Chemical technicians work with chemists and chemical engineers, developing and using chemicals and related products and equipment. Generally, there are two types of chemical technicians—research and development technicians who work in experimental laboratories, and process control technicians who work in manufacturing or other industrial plants. Many research and development chemical technicians conduct a variety of laboratory procedures, from routine process control to complex research projects. For example, they may collect and analyze samples of air and water to monitor pollution levels or produce compounds through complex organic synthesis. Most process technicians work in manufacturing, where they test packaging for design, integrity of materials, and environmental acceptability. Often, process technicians who work in plants also focus on quality assurance: there, they monitor product quality or production processes and develop new production techniques. A few work in shipping to provide technical support and expertise for these functions.

Environmental science and protection technicians perform laboratory and field tests to monitor environmental resources and determine the contaminants and sources of pollution. They may collect samples for testing or be involved in abating, controlling, or remediating sources of environmental pollutants. Some are responsible for waste management operations, control and management of hazardous materials inventory, or general activities involving regulatory compliance.

Forensic science technicians investigate crimes by collecting and analyzing physical evidence. Often, they specialize in areas such as DNA analysis or firearm examination, performing tests on weapons or substances such as fiber, hair, tissue, or body fluids to determine significance to the investigation. They also prepare reports to document their findings and the laboratory techniques used, and may provide information and expert opinion to investigators. When criminal cases come to trial, forensic science technicians often provide testimony, as expert witnesses, on specific laboratory findings by identifying and classifying substances, materials, and other evidence collected at the crime scene.

Forest and conservation technicians compile data on the size, content, and condition of forest land tracts. These workers usually work in a forest under the supervision of a forester, conducting specific tasks such as measuring timber, supervising harvesting operations, assisting in roadbuilding operations, and locating property lines and features. They also may gather basic information, such as species and population of trees, disease and insect damage, tree seedling mortality, and conditions that may cause fire danger. Forest and conservation technicians also train and lead forest and conservation workers in seasonal activities, such as planting tree seedlings, putting out forest fires, and maintaining recreational facilities.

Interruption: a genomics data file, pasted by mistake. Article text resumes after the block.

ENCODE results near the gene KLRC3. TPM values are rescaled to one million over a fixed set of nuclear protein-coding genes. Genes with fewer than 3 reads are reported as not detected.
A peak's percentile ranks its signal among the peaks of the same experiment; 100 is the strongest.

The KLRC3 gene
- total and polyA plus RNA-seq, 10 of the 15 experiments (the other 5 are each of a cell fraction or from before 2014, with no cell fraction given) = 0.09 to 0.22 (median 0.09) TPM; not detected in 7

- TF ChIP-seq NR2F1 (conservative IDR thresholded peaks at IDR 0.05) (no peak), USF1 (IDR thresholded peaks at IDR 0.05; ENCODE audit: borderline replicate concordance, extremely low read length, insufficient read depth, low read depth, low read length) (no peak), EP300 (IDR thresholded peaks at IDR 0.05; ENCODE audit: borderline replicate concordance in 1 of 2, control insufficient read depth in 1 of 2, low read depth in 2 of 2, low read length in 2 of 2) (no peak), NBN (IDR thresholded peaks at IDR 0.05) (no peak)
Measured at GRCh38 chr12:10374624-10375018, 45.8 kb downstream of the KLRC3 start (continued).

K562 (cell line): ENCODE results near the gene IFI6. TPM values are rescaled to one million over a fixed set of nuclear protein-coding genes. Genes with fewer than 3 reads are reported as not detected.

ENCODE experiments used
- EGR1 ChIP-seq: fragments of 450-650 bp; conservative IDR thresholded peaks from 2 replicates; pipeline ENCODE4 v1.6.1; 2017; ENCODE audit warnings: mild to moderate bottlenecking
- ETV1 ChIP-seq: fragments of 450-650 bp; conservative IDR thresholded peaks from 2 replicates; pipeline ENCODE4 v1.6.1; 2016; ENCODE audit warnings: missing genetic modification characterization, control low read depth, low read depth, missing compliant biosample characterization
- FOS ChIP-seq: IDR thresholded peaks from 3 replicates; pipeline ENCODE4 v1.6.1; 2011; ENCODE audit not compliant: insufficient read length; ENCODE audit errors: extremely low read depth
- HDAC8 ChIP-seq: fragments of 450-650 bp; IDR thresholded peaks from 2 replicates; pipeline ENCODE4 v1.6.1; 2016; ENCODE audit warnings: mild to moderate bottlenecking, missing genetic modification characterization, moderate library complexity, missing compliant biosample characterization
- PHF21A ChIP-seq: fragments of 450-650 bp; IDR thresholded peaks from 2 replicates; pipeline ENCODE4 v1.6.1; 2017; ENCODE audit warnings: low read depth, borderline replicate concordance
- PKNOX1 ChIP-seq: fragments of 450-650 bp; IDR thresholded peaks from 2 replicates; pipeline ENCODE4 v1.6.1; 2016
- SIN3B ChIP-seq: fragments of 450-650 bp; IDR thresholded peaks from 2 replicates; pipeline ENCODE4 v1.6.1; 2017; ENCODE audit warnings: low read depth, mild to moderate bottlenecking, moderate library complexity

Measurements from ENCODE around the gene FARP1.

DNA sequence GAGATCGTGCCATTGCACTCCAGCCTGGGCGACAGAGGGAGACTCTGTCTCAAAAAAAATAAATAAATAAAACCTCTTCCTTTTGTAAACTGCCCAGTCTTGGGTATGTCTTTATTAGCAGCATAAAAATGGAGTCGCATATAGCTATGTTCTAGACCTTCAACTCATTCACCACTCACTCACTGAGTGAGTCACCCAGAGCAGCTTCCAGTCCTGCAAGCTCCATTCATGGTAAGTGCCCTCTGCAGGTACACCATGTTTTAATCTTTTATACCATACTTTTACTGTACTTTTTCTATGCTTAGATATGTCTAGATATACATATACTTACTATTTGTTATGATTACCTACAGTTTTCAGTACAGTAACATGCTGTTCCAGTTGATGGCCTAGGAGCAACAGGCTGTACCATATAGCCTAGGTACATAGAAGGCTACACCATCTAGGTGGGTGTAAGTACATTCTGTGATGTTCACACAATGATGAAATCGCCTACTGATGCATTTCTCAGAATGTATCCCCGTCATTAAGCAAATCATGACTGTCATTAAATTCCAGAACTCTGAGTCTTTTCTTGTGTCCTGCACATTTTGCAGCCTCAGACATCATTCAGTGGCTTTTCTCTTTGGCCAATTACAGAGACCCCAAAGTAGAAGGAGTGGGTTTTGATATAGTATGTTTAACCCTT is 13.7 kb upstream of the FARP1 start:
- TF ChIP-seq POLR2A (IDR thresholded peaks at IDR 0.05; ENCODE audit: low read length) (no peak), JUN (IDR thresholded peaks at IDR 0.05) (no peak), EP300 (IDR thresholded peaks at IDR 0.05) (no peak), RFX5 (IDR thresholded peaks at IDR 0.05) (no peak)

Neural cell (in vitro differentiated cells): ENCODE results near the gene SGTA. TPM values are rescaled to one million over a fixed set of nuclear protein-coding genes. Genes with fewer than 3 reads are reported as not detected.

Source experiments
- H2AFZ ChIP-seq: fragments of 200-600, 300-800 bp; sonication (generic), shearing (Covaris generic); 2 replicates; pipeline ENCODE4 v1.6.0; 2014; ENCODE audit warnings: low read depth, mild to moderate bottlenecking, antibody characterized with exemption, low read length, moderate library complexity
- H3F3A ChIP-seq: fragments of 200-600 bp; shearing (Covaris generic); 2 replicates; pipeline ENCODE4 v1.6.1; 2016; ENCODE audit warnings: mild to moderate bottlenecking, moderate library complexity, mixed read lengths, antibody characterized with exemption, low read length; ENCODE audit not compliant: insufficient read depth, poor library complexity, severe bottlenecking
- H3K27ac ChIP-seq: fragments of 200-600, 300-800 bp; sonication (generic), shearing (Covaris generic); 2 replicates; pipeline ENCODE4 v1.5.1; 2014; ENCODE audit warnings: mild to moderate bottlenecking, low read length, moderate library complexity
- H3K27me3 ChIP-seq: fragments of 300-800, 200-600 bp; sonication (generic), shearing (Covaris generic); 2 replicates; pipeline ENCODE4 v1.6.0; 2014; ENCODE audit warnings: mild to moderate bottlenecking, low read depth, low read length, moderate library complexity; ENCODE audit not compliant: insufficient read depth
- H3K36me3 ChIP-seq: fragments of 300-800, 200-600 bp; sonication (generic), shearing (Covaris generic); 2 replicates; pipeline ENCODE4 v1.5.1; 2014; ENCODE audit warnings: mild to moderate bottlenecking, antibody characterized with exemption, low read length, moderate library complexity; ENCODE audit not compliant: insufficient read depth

Geological and petroleum technicians measure and record physical and geologic conditions in oil or gas wells, using advanced instruments lowered into wells or by analysis of the mud from wells. In oil and gas exploration, these technicians collect and examine geological data or test geological samples to determine petroleum and mineral and element composition using scanning electron microscopes. Some petroleum technicians, called scouts, collect information about oil and gas well drilling operations, geological and geophysical prospecting, and land or lease contracts.

Nuclear technicians operate nuclear test and research equipment, monitor radiation, and assist nuclear engineers and physicists in research. Some also operate remote control equipment to manipulate radioactive materials or materials to be exposed to radioactivity.

Other science technicians collect weather information or assist oceanographers.
 


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Data Source: Bureau of Labor Statistics, U.S. Department of Labor, Occupational Outlook Handbook, 2004-05 Edition